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Was it right to commute Kurt Meyer’s death sentence for killing Canadian PoWs?

Was it right to commute Kurt Meyer’s death sentence for killing Canadian PoWs?

Mark Zuehlke says YES

On June 7, 1944, the 3rd Canadian Infantry Division started its advance inland from Juno Beach and fought against German Panzer units. 

Kurt Meyer, the Standarten-führer (standard leader) of the 25th Regiment, 12th SS Panzer Division Hitlerjügend (Hitler Youth) Division, had a headquarters at the Abbaye d’Ardenne—about three kilometres west of Caen, France—to direct Germany’s counterattacks. 

In the ensuing five-day battle, several Canadian battalions were overrun and an estimated 156 prisoners were murdered by 12th SS troops. Eighteen were killed at the Abbaye on the night of June 7 and on the following day.

After a year-long investigation, Meyer was tried on five related charges before the Canadian War Crimes Commission in December 1945. First: that he incited his troops to deny quarter to surrendering Allied troops; second: that he was responsible for Hitler Youth killing 23 prisoners at Buron and Authie; third: that he ordered seven prisoners killed at the Abbaye on or around June 8; fourth: that he was responsible for these murders; and fifth: that later that day he was responsible for troops killing another 11.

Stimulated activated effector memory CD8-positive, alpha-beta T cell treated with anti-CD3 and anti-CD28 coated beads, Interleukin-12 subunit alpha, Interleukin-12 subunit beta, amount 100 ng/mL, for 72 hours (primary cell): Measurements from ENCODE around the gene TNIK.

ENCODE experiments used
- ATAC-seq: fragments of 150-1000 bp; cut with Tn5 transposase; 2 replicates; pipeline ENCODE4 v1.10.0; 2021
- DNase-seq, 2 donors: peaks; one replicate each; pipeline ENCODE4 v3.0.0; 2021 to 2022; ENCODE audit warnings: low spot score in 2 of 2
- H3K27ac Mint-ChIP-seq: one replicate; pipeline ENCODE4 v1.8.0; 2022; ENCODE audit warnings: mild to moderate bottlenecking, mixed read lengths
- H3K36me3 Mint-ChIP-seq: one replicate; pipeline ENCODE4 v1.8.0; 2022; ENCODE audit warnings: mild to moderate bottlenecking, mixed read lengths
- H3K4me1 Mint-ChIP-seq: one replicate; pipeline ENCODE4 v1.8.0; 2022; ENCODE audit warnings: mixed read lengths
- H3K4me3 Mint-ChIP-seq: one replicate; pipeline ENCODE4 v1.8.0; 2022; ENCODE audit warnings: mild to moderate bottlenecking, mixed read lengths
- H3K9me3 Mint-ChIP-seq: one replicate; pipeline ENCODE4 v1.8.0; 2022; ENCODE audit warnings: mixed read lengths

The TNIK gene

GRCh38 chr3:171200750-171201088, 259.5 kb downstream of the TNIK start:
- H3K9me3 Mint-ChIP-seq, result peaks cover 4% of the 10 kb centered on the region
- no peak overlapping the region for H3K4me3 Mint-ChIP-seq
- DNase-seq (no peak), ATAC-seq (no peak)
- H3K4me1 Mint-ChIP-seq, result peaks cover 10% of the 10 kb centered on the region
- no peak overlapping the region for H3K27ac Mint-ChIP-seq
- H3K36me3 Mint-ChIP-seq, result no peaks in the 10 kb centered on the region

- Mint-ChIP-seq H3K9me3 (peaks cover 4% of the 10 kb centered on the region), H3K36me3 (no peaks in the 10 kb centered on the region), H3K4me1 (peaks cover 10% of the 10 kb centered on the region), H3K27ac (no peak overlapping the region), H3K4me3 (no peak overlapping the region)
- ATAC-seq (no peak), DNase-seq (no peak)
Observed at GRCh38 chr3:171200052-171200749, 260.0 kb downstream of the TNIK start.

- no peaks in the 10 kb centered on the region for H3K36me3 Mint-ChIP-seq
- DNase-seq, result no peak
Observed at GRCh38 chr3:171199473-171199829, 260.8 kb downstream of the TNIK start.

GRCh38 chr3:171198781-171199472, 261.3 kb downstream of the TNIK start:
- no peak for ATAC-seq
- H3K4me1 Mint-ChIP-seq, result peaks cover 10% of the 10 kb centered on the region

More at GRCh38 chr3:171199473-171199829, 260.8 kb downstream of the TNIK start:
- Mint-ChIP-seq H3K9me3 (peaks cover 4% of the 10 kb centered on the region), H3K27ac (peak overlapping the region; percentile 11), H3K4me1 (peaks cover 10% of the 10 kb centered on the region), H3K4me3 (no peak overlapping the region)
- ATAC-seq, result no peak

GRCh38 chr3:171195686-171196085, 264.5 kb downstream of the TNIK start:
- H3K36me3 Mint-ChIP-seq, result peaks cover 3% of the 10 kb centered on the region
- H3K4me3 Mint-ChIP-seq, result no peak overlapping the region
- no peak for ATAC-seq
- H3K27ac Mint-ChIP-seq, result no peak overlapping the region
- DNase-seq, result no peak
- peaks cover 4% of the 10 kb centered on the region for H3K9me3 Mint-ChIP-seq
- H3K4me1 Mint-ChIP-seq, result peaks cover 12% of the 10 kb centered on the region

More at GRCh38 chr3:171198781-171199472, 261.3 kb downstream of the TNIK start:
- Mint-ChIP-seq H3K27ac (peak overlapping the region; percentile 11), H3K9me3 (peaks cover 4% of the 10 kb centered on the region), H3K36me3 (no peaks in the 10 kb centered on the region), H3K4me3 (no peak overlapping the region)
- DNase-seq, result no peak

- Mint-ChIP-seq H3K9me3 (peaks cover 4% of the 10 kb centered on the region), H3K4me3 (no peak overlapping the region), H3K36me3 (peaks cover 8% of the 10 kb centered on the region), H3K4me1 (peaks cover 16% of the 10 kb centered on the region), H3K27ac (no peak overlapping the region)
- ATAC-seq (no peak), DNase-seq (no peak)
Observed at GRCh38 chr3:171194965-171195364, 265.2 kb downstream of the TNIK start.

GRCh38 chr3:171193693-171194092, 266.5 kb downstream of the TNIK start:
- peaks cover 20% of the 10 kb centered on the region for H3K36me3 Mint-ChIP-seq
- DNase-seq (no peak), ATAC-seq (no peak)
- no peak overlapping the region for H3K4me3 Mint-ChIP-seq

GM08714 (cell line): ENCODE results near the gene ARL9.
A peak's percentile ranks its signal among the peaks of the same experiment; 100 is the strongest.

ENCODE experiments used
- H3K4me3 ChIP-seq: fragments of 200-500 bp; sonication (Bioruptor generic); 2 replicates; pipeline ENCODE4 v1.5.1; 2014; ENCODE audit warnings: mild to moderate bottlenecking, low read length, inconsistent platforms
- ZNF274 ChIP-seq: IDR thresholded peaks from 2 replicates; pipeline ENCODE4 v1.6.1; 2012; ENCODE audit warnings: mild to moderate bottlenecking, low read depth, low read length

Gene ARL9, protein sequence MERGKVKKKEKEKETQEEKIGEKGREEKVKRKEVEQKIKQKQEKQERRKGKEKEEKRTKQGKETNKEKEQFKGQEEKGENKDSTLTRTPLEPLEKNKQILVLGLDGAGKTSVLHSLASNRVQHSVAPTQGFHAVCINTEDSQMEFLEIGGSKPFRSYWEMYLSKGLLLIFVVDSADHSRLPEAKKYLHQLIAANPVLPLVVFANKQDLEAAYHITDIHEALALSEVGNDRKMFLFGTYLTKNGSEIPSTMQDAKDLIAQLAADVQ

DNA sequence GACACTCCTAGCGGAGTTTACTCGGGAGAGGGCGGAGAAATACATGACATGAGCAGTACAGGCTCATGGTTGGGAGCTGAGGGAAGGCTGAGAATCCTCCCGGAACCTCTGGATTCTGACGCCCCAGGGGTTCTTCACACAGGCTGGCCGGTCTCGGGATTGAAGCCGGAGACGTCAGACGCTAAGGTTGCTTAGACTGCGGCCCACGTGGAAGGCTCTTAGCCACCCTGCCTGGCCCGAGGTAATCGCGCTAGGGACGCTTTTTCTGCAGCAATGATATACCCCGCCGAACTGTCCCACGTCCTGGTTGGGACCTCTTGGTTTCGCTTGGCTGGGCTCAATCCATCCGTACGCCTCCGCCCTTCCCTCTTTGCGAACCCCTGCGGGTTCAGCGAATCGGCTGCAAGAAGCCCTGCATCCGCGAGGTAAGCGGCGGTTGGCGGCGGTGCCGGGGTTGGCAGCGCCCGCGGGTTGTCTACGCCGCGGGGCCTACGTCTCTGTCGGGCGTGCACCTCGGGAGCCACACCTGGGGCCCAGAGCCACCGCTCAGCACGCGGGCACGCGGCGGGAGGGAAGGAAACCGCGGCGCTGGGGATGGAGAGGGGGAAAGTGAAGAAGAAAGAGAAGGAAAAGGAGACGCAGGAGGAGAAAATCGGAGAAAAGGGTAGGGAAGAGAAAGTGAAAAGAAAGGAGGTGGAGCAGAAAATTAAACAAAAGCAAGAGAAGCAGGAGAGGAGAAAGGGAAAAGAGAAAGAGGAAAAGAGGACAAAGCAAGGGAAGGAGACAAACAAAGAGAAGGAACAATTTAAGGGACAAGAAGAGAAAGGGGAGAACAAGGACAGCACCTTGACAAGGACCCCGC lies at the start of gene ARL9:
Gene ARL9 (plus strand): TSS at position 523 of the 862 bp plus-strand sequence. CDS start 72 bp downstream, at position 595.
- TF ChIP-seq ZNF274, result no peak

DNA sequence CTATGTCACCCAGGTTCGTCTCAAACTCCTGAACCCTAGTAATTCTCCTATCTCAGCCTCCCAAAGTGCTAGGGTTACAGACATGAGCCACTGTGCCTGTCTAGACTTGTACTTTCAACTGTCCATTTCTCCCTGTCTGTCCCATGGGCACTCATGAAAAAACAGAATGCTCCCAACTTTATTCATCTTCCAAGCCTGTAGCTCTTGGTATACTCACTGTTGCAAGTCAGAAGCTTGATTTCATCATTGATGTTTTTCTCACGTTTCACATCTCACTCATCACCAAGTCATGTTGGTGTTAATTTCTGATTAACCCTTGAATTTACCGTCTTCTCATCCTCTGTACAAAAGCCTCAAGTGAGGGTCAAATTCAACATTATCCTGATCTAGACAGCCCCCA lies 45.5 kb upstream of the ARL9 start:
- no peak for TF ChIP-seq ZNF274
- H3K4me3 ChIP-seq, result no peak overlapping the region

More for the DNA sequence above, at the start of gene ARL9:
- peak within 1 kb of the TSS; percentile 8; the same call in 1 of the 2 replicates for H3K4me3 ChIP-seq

The trial resulted in conviction on the first, fourth and fifth charges. Court President Major-General Harry Foster sentenced Meyer to “suffer death by being shot.”

Prior to the sentence being carried out, Major-General Christopher Vokes, commander of the Canadian Army Occupation Force, had to review the proceedings to confirm both judgement and sentence. On Dec. 31, Vokes confirmed the findings and death sentence, saying it was impossible to “see his way clear to mitigate the punishment awarded by the court” and set preparations for Myer’s execution in motion.

Vokes then received a petition from a German lawyer, hired by Meyer’s wife, seeking reconsideration of the death sentence. This coincided with advice from senior Canadian Military Headquarters officers in London that a second review was legally required.